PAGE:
Tenaliramalinga Stories – Entry to bhuvan vijayam

Ramalinga’s Entry Into Bhuvana Vijayam

Ramalinga was mischievous during his childhood. His childishness cheered some and troubled some. His activities were pleasure to some and humiliation to others. Once, while Ramalinga was pursuing his academics, the provincial ruler visited the school as part of checking the standards of the school.

He questioned the children in the classroom, “Who among you is the most intelligent?”

Silence spread in the class. No child dared to give reply to the King’s question. Meanwhile, Ramalinga sprung up from his seat and answered with confidence, “I am the intelligent student in the class.” The King appreciated Ramalinga’s confidence and courage. Calling him closer, the King enquired him about several things and blessed him, “You will go places my child.”

Similarly, Ramalinga grew big and made his presence felt in history.

Ramalinga practised poetry and composition along with command on language and grammar. Mingling with a group of minstrels, he learnt the art of spontaneous poetry composing techniques at Tenali.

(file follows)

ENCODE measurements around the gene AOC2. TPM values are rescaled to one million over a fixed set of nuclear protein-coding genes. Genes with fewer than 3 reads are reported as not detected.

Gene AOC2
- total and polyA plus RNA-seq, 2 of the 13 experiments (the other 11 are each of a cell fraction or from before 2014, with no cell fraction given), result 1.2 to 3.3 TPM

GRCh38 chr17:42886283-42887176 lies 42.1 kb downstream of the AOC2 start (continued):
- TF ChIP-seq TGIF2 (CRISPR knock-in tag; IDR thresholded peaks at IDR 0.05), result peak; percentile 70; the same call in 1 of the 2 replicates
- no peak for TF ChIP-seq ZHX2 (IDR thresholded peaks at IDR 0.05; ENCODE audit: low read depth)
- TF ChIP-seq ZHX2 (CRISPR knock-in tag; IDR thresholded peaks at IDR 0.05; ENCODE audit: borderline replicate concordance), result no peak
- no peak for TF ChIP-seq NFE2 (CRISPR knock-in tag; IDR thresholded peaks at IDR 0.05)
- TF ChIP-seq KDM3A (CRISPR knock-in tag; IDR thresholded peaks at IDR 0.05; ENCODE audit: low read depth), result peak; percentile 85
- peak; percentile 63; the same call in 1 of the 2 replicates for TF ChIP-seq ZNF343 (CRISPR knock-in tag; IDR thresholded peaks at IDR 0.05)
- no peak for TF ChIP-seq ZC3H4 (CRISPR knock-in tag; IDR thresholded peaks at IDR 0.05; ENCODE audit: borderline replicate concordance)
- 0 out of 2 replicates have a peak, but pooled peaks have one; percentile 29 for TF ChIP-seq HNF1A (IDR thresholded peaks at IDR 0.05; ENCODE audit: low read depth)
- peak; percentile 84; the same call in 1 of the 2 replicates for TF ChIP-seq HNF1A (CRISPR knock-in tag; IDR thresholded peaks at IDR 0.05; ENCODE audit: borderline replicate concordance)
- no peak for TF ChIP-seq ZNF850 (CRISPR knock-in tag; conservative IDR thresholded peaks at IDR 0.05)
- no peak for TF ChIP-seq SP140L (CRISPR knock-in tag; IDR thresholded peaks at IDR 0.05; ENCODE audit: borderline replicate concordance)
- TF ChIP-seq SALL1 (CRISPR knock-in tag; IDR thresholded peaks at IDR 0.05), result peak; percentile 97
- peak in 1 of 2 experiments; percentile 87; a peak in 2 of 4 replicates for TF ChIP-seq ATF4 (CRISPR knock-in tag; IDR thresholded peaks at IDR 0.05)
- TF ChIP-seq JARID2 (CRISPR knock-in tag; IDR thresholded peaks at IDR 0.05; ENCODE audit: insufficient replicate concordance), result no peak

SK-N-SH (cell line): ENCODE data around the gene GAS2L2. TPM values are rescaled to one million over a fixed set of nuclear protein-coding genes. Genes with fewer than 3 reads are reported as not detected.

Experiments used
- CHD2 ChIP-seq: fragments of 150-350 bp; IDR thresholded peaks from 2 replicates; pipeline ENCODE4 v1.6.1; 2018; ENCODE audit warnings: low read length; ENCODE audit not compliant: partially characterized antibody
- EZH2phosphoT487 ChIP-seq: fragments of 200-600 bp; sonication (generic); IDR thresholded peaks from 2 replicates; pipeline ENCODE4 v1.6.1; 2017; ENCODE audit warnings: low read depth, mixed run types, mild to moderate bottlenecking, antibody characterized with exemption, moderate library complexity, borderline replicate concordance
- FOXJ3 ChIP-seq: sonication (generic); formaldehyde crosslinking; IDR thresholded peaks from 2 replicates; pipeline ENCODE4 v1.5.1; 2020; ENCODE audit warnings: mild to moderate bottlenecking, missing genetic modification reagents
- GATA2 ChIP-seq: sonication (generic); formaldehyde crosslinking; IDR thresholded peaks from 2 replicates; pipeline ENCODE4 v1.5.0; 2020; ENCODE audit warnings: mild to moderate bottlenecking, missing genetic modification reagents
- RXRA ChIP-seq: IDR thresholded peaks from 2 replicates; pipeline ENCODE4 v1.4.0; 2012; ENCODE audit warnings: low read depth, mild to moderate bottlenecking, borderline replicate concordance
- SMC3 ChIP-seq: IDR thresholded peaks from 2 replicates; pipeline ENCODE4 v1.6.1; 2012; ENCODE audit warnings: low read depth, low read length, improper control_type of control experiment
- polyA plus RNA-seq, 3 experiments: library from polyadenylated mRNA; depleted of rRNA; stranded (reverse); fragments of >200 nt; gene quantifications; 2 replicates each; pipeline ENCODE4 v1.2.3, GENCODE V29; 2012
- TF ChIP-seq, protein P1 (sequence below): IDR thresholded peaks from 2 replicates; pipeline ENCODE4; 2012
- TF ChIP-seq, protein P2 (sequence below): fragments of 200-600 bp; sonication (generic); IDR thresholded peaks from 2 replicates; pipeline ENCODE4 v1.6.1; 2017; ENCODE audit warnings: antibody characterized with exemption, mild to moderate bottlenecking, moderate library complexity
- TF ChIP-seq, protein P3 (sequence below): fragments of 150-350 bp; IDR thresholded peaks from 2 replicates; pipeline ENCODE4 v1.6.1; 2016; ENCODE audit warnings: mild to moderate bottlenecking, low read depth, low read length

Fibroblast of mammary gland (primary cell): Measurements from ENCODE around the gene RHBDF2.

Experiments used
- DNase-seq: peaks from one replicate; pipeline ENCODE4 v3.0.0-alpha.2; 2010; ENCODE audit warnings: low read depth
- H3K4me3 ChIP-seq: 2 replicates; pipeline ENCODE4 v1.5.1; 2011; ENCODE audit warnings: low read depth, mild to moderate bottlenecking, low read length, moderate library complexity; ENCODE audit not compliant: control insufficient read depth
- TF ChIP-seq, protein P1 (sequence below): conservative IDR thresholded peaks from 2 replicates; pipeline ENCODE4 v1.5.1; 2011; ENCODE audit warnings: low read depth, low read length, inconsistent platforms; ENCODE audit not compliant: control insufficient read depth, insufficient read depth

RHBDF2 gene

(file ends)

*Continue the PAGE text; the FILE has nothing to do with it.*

He made himself a perfectionist in Sanskrit and Telugu (Andhra) languages. Gradually, in the natural process of growing up, he was married and was blessed with children. From then onwards, he was compelled to find ways to earn a living and feed his family.

He learnt that Vijaya Nagar ruler Sri Krishna Deva Rayalu was a revered patron for poetry and poets besides being a scholar in Kannada, Andhra and Sanskrit languages on par. Every poet and scholar with some skill in the vast Vijaya Nagar empire was longing for getting into the Bhuvana Vijayam, the royal court of Rayalu. Ramalinga headed for Vijaya Nagar with a similar thought and wish in him.

First, he approached the royal priest Thathacharya and laid his heart before him, after exhibiting his skills. Thathacharya promised Ramalinga to introduce him to the King Rayalu. Satisfied Ramalinga spent many a days in vain, waiting for the opportunity.

Ramalinga was vexed and started hunting for alternative ways that would gain entry into the court. He then located Nandi Thimmana, another scholar who had a permanent place in the royal court. Ramalinga approached Thimmana and appeased him with his expertise in spontaneous poetry.